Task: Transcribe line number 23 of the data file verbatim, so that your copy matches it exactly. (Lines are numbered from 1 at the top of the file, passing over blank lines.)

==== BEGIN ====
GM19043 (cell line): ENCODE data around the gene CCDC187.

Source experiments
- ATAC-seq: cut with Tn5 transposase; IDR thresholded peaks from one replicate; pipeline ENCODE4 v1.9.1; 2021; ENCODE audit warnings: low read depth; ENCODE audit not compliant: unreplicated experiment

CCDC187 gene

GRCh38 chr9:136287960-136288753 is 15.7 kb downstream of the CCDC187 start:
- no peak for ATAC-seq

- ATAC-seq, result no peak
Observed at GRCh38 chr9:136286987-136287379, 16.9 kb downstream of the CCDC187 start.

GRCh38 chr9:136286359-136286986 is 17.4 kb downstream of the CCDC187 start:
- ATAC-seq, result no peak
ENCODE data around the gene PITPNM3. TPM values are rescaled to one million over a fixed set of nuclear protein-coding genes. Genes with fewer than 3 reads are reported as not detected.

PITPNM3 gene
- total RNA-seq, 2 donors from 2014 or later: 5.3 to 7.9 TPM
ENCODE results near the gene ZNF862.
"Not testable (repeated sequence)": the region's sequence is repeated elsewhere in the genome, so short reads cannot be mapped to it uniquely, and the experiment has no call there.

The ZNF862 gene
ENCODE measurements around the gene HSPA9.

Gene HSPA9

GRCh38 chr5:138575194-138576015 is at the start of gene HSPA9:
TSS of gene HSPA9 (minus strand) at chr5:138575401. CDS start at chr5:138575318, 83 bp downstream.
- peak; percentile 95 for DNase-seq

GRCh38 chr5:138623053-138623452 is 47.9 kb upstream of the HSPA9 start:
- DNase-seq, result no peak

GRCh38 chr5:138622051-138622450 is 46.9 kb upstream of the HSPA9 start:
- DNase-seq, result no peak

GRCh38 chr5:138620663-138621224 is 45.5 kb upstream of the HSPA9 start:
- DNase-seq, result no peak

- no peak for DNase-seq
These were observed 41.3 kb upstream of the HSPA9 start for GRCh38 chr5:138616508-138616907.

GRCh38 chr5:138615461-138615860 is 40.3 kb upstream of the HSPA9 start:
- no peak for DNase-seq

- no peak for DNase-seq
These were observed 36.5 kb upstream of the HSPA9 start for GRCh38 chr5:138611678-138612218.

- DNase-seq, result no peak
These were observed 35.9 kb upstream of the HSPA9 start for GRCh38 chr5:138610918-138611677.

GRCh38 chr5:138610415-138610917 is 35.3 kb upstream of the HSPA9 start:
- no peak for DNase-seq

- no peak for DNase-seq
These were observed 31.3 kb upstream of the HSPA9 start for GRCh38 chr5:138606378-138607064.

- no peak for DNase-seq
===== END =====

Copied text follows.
- DNase-seq, result no peak